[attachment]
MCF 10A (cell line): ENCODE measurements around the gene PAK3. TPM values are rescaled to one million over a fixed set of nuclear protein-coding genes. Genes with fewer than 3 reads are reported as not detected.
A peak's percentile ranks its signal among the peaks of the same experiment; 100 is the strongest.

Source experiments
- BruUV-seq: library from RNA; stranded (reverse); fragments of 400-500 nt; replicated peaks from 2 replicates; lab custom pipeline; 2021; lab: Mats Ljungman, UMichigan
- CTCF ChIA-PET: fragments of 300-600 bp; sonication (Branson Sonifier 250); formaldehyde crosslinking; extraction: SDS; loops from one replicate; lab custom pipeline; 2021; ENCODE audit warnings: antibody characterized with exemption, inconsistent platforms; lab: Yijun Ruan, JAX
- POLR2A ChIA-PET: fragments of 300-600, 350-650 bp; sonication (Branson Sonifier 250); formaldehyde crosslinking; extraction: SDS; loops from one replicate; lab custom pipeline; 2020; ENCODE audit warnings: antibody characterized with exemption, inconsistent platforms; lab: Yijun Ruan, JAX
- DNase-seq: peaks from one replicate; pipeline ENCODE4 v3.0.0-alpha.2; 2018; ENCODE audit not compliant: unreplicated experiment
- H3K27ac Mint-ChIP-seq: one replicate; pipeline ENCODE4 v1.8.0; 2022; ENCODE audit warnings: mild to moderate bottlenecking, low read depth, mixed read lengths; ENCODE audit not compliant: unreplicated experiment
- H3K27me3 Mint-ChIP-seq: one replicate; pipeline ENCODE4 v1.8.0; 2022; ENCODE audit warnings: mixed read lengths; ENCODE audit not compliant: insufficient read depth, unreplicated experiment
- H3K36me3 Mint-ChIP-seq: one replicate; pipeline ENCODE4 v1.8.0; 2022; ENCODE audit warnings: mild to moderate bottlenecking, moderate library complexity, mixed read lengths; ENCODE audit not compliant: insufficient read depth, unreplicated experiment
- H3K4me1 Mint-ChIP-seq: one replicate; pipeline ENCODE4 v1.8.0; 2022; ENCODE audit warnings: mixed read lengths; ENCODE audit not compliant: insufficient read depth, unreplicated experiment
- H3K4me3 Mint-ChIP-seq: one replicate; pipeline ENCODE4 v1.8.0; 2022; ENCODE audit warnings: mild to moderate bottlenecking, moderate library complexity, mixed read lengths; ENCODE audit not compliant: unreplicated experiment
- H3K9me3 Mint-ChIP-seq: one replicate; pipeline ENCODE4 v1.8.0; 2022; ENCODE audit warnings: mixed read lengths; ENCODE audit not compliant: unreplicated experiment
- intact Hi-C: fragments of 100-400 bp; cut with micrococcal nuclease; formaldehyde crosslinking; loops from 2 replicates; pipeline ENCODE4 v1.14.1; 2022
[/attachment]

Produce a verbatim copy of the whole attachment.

MCF 10A (cell line): ENCODE measurements around the gene PAK3. TPM values are rescaled to one million over a fixed set of nuclear protein-coding genes. Genes with fewer than 3 reads are reported as not detected.
A peak's percentile ranks its signal among the peaks of the same experiment; 100 is the strongest.

Source experiments
- BruUV-seq: library from RNA; stranded (reverse); fragments of 400-500 nt; replicated peaks from 2 replicates; lab custom pipeline; 2021; lab: Mats Ljungman, UMichigan
- CTCF ChIA-PET: fragments of 300-600 bp; sonication (Branson Sonifier 250); formaldehyde crosslinking; extraction: SDS; loops from one replicate; lab custom pipeline; 2021; ENCODE audit warnings: antibody characterized with exemption, inconsistent platforms; lab: Yijun Ruan, JAX
- POLR2A ChIA-PET: fragments of 300-600, 350-650 bp; sonication (Branson Sonifier 250); formaldehyde crosslinking; extraction: SDS; loops from one replicate; lab custom pipeline; 2020; ENCODE audit warnings: antibody characterized with exemption, inconsistent platforms; lab: Yijun Ruan, JAX
- DNase-seq: peaks from one replicate; pipeline ENCODE4 v3.0.0-alpha.2; 2018; ENCODE audit not compliant: unreplicated experiment
- H3K27ac Mint-ChIP-seq: one replicate; pipeline ENCODE4 v1.8.0; 2022; ENCODE audit warnings: mild to moderate bottlenecking, low read depth, mixed read lengths; ENCODE audit not compliant: unreplicated experiment
- H3K27me3 Mint-ChIP-seq: one replicate; pipeline ENCODE4 v1.8.0; 2022; ENCODE audit warnings: mixed read lengths; ENCODE audit not compliant: insufficient read depth, unreplicated experiment
- H3K36me3 Mint-ChIP-seq: one replicate; pipeline ENCODE4 v1.8.0; 2022; ENCODE audit warnings: mild to moderate bottlenecking, moderate library complexity, mixed read lengths; ENCODE audit not compliant: insufficient read depth, unreplicated experiment
- H3K4me1 Mint-ChIP-seq: one replicate; pipeline ENCODE4 v1.8.0; 2022; ENCODE audit warnings: mixed read lengths; ENCODE audit not compliant: insufficient read depth, unreplicated experiment
- H3K4me3 Mint-ChIP-seq: one replicate; pipeline ENCODE4 v1.8.0; 2022; ENCODE audit warnings: mild to moderate bottlenecking, moderate library complexity, mixed read lengths; ENCODE audit not compliant: unreplicated experiment
- H3K9me3 Mint-ChIP-seq: one replicate; pipeline ENCODE4 v1.8.0; 2022; ENCODE audit warnings: mixed read lengths; ENCODE audit not compliant: unreplicated experiment
- intact Hi-C: fragments of 100-400 bp; cut with micrococcal nuclease; formaldehyde crosslinking; loops from 2 replicates; pipeline ENCODE4 v1.14.1; 2022